## Latest news

Re-exam 2018-01-02 with suggested solutions.

Exam 2017-10-21 with suggested solutions.

Welcome to the course! The schedule for the course can be found
in TimeEdit.

The contents of the course will be quite similar to the
previous course MVE186/MSA100,
with the changes that the few non-Bayesian items have been
removed and some of the Bayesian items will be treated in
somewhat more depth. Please see
last year's home page for MVE186/MSA100 for more
information.

Formally, and in terms of registration and being part of
programs, MVE187 should function just like MVE186 did for
Chalmers students, and MSA101 should function just like MSA100
for GU students.

## Teachers

Student representatives Chalmers:

JOHN ERIKSSON

COSTANZA FRANCIONI

RICKARD JOHANSSON

BRITTA THÖRNBLOM

Student representatives GU:

ERIK HIRAD
REZAZADEH

ANDREA KROGDAL

ELIAS KAMYAB ORVAR

## Course literature

Required reading:

- (A) Albert: Bayesian Computation with R. Available as e-book; see also here. This will be a main textbook. We will study Chapters 1-8 and 10.
- (RC) Robert and Casella:
*Introducing Monte Carlo Methods with R*. Available as e-book. This book will also be a main textbook. Also available: Solutions to odd-numbered exercises, and errata / additional errata. We will study most of this book, with some omissions in chapters 4, 5, and 8: Details will be specified later.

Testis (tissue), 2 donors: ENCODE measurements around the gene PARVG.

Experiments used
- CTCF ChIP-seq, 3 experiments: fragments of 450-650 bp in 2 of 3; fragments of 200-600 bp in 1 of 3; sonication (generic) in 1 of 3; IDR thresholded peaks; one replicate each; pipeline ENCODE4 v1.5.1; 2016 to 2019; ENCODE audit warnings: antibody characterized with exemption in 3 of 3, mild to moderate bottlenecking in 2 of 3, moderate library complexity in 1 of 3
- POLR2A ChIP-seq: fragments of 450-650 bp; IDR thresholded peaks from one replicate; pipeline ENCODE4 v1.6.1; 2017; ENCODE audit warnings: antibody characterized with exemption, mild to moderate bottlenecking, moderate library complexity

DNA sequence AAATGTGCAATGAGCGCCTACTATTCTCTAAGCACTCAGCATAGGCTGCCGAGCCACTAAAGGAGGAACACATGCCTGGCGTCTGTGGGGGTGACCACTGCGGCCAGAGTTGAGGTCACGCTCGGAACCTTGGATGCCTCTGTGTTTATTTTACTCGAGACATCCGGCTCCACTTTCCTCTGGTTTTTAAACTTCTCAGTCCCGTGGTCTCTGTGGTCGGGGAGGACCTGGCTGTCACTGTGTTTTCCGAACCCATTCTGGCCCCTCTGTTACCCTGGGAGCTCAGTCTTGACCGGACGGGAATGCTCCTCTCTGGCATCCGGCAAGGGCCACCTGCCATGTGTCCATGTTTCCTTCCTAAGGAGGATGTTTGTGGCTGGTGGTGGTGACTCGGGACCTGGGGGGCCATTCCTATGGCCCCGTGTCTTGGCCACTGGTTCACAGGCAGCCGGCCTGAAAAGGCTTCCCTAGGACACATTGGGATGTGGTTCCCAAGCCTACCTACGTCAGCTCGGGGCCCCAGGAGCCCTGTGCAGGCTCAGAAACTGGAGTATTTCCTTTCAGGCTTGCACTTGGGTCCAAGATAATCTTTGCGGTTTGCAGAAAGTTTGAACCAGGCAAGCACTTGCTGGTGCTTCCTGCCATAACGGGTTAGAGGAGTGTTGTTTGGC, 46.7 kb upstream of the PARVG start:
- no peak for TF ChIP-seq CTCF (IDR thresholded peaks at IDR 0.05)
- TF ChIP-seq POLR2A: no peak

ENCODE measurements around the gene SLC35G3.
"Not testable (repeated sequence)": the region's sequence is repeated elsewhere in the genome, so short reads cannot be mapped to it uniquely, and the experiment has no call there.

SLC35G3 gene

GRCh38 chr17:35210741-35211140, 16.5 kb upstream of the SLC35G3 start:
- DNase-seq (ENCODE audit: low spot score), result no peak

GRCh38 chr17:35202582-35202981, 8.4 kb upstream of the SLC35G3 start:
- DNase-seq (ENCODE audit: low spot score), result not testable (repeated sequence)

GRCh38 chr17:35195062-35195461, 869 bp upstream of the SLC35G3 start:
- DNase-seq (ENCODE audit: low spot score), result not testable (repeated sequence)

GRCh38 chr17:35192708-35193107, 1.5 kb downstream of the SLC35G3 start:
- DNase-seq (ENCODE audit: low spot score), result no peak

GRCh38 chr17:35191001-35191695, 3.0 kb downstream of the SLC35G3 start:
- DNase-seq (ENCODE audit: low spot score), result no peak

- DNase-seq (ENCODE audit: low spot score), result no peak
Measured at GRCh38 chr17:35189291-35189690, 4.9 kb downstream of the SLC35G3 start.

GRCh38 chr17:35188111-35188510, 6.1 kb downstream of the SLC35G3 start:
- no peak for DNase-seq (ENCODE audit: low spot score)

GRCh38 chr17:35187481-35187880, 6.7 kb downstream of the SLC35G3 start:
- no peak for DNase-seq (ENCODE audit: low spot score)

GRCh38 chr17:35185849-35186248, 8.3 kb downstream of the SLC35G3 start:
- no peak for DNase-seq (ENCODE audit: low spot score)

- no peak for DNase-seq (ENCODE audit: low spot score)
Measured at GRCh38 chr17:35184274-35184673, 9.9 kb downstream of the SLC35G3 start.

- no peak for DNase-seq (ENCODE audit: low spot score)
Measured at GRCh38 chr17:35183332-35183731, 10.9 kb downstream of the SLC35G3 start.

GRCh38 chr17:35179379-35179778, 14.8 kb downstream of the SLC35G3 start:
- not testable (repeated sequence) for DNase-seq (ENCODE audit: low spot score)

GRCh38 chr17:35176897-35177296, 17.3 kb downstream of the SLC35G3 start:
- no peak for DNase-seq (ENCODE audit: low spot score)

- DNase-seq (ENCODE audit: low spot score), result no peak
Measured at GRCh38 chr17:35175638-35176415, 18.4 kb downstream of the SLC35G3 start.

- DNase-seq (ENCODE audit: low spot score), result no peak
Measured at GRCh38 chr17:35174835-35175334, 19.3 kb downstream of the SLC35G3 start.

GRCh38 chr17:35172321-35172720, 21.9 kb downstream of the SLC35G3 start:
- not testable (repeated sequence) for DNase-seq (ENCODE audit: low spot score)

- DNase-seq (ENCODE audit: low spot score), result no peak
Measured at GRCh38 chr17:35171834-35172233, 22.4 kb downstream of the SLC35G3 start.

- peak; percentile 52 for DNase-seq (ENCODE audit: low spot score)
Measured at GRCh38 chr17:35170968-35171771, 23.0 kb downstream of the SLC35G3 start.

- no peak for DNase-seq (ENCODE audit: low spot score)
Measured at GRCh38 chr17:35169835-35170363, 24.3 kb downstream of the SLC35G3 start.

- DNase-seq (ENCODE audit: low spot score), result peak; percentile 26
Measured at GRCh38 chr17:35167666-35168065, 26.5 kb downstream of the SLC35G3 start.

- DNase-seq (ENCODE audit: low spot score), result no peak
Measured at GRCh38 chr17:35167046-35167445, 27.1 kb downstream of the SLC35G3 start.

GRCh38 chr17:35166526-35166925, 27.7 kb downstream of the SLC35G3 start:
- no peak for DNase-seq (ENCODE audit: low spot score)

- A text concerning computations for Bayesian Networks will be
made available via PingPong and GUL.

- Lecture notes for some of the course lectures will be made
available below. Occasionally they will contain additional
material not covered in the texts above.

Some additional reading, for the interested student:

- Gelman et al: Bayesian Data Analysis. Good book for learning about Bayesian theory and data analysis.
- Liu: Monte Carlo Strategies in Scientific Computing. Available as e-book.
- Johansen and Evers: Monte Carlo Methods. Available here.
- Robert and Casella: Monte Carlo Statistical Methods. Available as e-book.
- Gentle, Härdle and Mori: Handbook of Computational Statistics. Available as e-book.

## Program

#### Lectures, always in Pascal (except Sept 7, when the room is
HC1)

Day |
Chapters |
Contents |
---|---|---|

Tuesday 29/8, 13:15 - 15:00 |
A1, RC1, Lecture Notes |
Lecture 1: Introduction. Motivation: Problems with
classical frequentist inference. The R language. |

Thursday 31/8 13:15 - 15:00 |
A2, A3, Lecture Notes | Lecture 2: Basics of Bayesian inference. Conjugacy.
Discretization. |

Tuesday 5/9, 13:15 - 15:00 |
A4, A5, Lecture Notes | Lecture 3: The Bayesian inference paradigm. |

Thursday 7/9, 13:15 - 15:00 |
A5, RC2, Lecture Notes | Lecture 4: Basics of sample simulation. NOTE: The
room is HC1. |

Tuesday 12/9, 13:15 - 15:00 |
A6, RC3, Lecture Notes | Lecture 5: Introduction to Markov chain Monte Carlo
(MCMC) methods. |

Thursday 14/9, 13:15 - 15:00 |
A7 |
Lecture 6: Hierarchical modelling. NOTE:
Guest lecturer: Ivar Simonsson. |

Tuesday 19/9, 13:15 - 15:00 |
A6, RC6 |
Lecture 7: MCMC |

Thursday 21/9, 13:15 - 15:00 |
A10, RC7 |
Lecture 8: Gibbs sampling |

Tuesday 26/9, 13:15 - 15:00 |
(RC4), Lecture
Notes |
Lecture 9: More on simulation, and